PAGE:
If you work within the social services or care sector in Scotland you are likely to come under the regulation of the Scottish Social Services Council (SSSC), and as a prerequisite of your employment, you are likely to be required to be registered with the SSSC.
The SSSC is a regulatory body which regulates the social service workforce in Scotland and are responsible for ensuring there is a certain quality of service provided. They do so by setting national standards of practice (known as Codes of Practice) which registered workers must follow within their chosen profession and personal life. The Codes of Practice sets out the behaviours and values expected of social service workers who are registered with the SSSC. If you are a registered worker with the SSSC, and your conduct falls below the standards expected of you, and your fitness to practise is called into question, the SSSC can take action against you.
What is fitness to practise?
Fitness to practise is when someone can demonstrate that they have the requisite skills, knowledge health and character to practise safely and competently. Your fitness to practise may be called into question and someone (often an employer) may allege that you have done something that raises doubts about your ability to work within the sector. Examples of allegations might be:
- placing a service user at risk of harm;
- reckless behaviour;
- dishonesty; and/or
- involvement in criminal activity.
The investigation and action taken by the SSSC will be separate to any disciplinary action taken by your employer.
The SSSC investigation will be based on whether there has been a breach of the Codes of Practice and whether your pose a risk to others by continuing to work.
Investigation by the SSSC
You will be put on notice that the SSSC are investigating your fitness to practise. When you are notified of such, it is important that you engage with the investigations. It is likely that you will be asked by the SSSC to respond to the allegations against you. You should seek legal advice as soon as you are asked to respond to the allegations. You will usually be asked to respond to the allegations by completing a Personal Statement form and it is recommended not to submit the form without seeking legal advice first.
Your response will be crucial to the SSSC’s investigations against you and will help clarify whether there is a case to answer against you. The response will therefore be used to decide whether there has been a breach of the Codes of Practice, whether you pose a risk to others by continuing to work within the sector and whether the SSSC ought to take further action against you. If further action is taken against you, there will be a hearing assigned (known as an Impairment Hearing) and your personal statement will be relied upon at that hearing.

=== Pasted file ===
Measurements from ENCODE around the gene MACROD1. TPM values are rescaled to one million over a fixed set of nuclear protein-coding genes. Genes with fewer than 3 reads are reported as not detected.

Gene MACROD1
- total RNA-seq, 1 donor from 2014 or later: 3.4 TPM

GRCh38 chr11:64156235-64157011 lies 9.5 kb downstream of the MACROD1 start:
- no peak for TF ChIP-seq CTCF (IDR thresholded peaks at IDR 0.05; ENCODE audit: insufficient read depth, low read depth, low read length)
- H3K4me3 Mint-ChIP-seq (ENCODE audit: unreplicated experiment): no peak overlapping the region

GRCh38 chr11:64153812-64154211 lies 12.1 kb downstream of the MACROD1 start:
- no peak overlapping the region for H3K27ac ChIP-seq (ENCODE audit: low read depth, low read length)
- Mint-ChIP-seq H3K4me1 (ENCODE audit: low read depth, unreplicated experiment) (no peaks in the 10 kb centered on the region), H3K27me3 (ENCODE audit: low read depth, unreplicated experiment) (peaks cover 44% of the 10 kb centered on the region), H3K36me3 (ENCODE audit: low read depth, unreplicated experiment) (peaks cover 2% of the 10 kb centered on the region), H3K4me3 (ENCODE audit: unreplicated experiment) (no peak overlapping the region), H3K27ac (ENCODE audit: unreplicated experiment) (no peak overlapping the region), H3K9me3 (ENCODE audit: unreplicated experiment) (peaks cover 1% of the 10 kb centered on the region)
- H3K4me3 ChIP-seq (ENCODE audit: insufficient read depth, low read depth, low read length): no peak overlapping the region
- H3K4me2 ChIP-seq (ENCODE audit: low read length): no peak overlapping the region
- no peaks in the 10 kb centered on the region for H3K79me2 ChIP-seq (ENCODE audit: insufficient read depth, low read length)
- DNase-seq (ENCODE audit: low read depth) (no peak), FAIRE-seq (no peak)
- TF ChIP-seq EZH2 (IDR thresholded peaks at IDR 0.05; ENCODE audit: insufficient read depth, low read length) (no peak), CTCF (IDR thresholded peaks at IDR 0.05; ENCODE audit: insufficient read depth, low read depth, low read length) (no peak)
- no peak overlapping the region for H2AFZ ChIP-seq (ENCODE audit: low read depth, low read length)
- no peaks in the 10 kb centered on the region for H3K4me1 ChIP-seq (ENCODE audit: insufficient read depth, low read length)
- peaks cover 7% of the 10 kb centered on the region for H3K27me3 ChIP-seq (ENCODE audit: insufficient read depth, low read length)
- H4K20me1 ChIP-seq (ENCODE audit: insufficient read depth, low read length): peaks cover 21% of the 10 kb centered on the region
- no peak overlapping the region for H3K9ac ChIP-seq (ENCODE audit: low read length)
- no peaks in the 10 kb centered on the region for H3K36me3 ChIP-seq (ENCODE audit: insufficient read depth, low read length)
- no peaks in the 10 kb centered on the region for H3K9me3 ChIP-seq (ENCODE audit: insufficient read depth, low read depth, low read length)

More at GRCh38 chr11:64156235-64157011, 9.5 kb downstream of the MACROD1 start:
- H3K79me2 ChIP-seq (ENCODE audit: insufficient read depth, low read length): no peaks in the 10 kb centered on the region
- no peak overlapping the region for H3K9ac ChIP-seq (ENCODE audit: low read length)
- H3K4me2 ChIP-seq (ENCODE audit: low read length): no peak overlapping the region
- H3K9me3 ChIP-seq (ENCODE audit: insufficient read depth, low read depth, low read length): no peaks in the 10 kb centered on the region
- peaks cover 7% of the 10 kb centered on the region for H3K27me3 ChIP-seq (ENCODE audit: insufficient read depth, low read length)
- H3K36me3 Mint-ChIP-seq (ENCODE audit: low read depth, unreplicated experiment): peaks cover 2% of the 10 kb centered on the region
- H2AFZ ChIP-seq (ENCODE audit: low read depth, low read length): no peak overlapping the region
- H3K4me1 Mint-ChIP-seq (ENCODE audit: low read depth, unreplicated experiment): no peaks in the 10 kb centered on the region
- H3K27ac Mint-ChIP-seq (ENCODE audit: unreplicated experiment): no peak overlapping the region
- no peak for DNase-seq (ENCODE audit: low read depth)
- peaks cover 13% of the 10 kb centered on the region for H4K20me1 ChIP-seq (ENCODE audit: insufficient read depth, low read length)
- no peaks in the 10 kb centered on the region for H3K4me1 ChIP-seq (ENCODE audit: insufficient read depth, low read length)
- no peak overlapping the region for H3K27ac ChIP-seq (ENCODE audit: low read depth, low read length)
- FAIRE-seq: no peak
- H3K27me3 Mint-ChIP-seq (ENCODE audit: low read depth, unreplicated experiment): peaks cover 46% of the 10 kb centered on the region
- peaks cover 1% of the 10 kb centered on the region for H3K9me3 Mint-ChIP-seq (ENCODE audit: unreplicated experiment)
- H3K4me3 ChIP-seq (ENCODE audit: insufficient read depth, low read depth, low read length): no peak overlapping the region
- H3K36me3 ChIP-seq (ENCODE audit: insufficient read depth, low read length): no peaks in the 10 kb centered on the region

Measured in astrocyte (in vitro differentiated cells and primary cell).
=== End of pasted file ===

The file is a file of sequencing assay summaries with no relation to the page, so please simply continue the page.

What response is required by you?
The response requested by the SSSC goes beyond simply responding to the allegations against you. You will firstly be asked whether you admit to the allegations against you. If legal advice is not sought, there is a risk that you may admit to the allegations, either in full or part, when you did not intend to do so. You will be asked whether the allegations against you are correct (which can sometimes be a difficult question to answer, depending on the factual circumstances). You will also be asked about any other factors which may be relevant (for example, whether you have shown insight or whether you have a health condition relevant to your ability to practise), together with asking whether you would do things differently in future and the impact your behaviour or conduct has had on service users and/or colleagues. It might be that there are other relevant documents you require to submit with your response, including personal references.
It is also open to you whether to respond to the allegations at all. However, if you decide not to respond, the investigation will still continue regardless and your lack of engagement will be founded upon should further investigation be necessary.
Interim orders whilst your fitness to practise is under investigation
The SSSC may also impose an interim order on your registration whilst conducting their investigations against you. My colleague Ling Deng will be publishing a blog on interim orders in the coming weeks but I would always recommend seeking legal advice before agreeing to any interim orders being put in place.
Sarah Cooper is a Senior Solicitor in our Dispute Resolution and Claims department specialising in regulatory law. Sarah is highly experienced in representing workers when action has been taken against them by the SSSC. If you have received notification by the SSSC that your fitness to practise is being investigated, or you have any question about the procedure relating to such matters, please contact Sarah on 01382 214905, email firstname.lastname@example.org, or alternatively contact a member of our Dispute Resolution and Claims team.